I don’t know who or what I’m looking for. I’ve been struggling to figure that out. And as is often the case, the answer is so obvious I couldn’t help but miss it.

Whoever and whatever I’m looking for is someone and something I haven’t found, because they don’t exist. Because I don’t think I want anyone or anything right now.
I work a lot. Improving at my job and securing future employment is the most important thing in my life right now.
When I’m not working, I’m writing. I don’t care about anything in my life as much as that.
After work and writing, which is something I hope to craft a career out of someday, everything else pales in significance. I rarely talk on the phone. I watch almost no television. My social life is one night a week, at best. And I like it that way. My priorities feel like they’re where they should be.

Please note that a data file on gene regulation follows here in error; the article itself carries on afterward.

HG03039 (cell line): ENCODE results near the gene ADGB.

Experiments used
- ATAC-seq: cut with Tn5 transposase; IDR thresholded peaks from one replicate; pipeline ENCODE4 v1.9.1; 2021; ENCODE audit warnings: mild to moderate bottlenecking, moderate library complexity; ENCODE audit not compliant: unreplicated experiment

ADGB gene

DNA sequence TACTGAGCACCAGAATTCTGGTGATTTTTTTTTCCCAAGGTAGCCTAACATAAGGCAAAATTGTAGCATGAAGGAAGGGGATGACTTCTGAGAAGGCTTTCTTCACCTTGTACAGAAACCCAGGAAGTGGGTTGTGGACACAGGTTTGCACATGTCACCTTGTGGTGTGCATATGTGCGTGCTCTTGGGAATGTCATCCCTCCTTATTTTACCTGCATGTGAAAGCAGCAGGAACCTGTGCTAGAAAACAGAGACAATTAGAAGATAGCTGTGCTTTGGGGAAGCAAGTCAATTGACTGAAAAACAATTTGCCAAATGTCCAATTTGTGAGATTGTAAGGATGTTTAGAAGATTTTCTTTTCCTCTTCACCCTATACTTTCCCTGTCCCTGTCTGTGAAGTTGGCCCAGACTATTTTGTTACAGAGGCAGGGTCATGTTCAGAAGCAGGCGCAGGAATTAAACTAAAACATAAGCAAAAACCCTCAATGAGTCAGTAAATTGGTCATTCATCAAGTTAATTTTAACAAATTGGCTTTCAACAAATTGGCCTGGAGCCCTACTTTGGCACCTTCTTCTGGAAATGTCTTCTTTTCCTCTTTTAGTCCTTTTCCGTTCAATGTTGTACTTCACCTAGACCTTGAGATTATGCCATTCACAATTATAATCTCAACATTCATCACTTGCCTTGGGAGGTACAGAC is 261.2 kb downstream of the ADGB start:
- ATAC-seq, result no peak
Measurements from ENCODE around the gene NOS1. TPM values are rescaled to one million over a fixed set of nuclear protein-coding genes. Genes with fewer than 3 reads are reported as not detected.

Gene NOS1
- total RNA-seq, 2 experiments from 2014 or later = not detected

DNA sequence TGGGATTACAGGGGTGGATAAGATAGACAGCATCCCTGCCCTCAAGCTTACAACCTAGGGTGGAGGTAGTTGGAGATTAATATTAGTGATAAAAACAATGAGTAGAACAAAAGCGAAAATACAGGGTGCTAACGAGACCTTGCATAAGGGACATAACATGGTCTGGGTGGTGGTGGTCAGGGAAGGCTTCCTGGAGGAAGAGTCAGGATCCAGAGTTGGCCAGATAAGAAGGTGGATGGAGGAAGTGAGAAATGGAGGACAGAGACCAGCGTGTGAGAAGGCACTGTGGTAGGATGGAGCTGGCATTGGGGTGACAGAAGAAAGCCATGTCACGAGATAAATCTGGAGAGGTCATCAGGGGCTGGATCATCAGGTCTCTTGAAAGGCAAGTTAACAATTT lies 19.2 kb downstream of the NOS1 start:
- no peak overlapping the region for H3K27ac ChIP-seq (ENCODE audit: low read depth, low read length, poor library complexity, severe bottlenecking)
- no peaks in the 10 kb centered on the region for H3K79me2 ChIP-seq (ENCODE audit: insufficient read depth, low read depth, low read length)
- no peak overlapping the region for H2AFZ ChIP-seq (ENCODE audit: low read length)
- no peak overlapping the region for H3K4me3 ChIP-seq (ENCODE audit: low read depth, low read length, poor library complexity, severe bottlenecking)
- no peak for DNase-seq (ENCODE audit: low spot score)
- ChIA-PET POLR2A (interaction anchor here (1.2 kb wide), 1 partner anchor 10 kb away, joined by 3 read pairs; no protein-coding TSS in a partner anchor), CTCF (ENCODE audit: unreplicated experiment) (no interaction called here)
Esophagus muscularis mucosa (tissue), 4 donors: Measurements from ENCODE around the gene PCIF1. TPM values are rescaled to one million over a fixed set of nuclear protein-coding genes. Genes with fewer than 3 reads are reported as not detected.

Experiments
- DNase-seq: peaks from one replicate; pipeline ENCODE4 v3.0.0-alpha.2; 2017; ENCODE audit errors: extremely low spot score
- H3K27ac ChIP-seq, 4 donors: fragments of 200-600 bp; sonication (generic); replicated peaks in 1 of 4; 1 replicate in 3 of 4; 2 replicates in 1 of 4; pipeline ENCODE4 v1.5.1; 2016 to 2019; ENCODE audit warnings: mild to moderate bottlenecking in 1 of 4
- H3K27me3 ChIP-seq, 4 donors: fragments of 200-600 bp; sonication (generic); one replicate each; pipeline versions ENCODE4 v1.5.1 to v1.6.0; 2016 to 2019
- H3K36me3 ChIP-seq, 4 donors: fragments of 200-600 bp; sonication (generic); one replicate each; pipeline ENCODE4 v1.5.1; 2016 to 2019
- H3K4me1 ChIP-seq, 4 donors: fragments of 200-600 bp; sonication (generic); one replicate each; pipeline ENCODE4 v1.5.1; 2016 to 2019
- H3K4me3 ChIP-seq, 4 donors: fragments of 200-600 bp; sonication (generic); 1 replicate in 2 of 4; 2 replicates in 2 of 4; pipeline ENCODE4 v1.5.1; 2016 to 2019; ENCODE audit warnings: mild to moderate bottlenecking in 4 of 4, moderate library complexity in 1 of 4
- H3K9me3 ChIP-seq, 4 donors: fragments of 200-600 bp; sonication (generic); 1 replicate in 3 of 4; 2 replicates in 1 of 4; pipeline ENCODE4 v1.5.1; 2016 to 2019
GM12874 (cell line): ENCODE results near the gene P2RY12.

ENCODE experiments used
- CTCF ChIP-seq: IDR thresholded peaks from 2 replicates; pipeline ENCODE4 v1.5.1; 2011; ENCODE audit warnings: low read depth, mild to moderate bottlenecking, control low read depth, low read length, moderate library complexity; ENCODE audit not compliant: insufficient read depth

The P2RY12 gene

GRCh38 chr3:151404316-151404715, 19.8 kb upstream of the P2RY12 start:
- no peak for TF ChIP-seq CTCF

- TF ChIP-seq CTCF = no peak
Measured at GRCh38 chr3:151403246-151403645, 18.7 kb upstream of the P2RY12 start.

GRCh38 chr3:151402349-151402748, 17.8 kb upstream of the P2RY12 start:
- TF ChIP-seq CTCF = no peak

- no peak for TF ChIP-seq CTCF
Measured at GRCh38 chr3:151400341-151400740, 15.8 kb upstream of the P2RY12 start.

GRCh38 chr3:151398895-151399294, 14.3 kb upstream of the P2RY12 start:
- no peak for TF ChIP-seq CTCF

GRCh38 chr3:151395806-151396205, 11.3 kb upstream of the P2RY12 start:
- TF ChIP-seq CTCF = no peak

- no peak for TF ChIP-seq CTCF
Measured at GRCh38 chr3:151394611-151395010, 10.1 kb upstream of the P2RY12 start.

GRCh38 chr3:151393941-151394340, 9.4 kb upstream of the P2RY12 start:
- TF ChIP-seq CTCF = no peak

I don’t want anyone. How absurd, then, to search for someone who doesn’t exist.

I can’t calculate how much time I wasted on OK Cupid. I did meet a couple cool girls. In the end, the best I can take from it is I at least popped my on-line dating cherry. So if and when I reach a point where I have enough time and security and interest in looking for love, I’ll have a baseline to work off of. And I’m old-fashioned, and I LOVE love, so I’m not closing myself off to the possibility/probability that the instant I sincerely, completely, 100% stop caring about it, that’s when I’ll meet the next great adventure.
But I’m not there yet. And just like I couldn’t begin to get over my ex until I cut her out of my life in actions as well as words, I can’t stop caring about what comes next until I do the same.

Arrivederci, OK Cupid. It’s not you. It’s me.